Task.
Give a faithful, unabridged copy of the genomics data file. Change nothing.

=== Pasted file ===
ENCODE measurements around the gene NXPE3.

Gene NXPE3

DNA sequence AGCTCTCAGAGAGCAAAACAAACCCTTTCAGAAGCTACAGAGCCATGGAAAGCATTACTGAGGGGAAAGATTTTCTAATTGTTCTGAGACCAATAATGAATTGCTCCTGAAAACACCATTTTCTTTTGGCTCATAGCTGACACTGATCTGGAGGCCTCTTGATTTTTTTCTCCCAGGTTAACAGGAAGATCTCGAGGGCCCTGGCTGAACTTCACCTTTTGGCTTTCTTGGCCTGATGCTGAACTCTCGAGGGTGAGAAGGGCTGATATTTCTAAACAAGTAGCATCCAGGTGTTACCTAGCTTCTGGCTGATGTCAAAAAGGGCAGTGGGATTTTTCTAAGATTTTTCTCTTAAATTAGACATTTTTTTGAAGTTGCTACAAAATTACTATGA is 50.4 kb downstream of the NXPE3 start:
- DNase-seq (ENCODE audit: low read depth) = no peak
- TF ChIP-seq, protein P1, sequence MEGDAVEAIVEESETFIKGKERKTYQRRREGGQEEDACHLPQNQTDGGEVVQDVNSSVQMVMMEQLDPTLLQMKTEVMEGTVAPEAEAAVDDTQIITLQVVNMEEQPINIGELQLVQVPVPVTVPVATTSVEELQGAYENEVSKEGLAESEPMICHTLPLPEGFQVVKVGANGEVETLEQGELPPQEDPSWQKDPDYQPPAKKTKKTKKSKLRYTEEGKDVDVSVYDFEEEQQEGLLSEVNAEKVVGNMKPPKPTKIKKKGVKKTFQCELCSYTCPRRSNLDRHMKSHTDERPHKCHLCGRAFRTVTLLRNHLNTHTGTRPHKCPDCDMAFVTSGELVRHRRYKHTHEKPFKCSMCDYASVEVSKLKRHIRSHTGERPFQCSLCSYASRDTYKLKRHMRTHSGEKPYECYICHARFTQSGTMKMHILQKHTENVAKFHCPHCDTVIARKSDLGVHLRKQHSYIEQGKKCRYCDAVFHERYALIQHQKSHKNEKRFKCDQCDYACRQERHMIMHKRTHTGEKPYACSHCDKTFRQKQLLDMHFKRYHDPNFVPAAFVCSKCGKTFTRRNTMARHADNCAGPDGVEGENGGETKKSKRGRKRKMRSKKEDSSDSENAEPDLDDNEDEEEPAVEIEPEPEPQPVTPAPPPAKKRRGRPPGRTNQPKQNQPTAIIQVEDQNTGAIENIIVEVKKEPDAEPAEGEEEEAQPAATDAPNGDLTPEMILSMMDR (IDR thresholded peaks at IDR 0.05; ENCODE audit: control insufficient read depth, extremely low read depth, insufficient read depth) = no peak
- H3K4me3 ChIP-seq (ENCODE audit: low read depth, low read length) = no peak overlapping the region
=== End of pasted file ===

ENCODE measurements around the gene NXPE3.

Gene NXPE3

DNA sequence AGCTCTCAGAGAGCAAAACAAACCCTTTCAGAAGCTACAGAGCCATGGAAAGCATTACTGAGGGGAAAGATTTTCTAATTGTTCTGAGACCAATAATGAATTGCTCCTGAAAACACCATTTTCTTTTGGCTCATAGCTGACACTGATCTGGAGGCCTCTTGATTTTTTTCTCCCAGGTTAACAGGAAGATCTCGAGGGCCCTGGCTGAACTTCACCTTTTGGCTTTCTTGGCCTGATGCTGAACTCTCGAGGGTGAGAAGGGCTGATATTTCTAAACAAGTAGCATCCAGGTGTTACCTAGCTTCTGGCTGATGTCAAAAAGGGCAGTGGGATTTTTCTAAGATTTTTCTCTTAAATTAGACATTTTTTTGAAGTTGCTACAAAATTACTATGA is 50.4 kb downstream of the NXPE3 start:
- DNase-seq (ENCODE audit: low read depth) = no peak
- TF ChIP-seq, protein P1, sequence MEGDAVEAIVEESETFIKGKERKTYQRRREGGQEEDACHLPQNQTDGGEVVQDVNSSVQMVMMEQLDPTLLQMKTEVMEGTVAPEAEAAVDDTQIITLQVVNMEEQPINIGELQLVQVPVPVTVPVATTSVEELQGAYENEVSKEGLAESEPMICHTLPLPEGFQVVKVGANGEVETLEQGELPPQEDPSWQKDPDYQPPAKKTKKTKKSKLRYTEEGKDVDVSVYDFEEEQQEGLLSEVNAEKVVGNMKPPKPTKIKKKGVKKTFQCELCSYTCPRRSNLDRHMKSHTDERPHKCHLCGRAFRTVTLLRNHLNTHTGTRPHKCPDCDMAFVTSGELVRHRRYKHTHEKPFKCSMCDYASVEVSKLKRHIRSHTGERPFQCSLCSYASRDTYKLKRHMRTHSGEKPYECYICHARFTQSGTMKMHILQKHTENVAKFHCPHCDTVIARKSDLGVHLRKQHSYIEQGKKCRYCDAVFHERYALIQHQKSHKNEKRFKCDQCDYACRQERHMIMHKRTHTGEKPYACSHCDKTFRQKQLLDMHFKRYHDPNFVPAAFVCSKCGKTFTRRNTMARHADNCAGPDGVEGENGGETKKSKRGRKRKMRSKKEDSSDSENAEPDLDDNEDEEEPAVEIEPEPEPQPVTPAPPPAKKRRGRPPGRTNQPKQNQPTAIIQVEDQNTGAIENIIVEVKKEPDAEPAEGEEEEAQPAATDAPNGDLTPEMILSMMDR (IDR thresholded peaks at IDR 0.05; ENCODE audit: control insufficient read depth, extremely low read depth, insufficient read depth) = no peak
- H3K4me3 ChIP-seq (ENCODE audit: low read depth, low read length) = no peak overlapping the region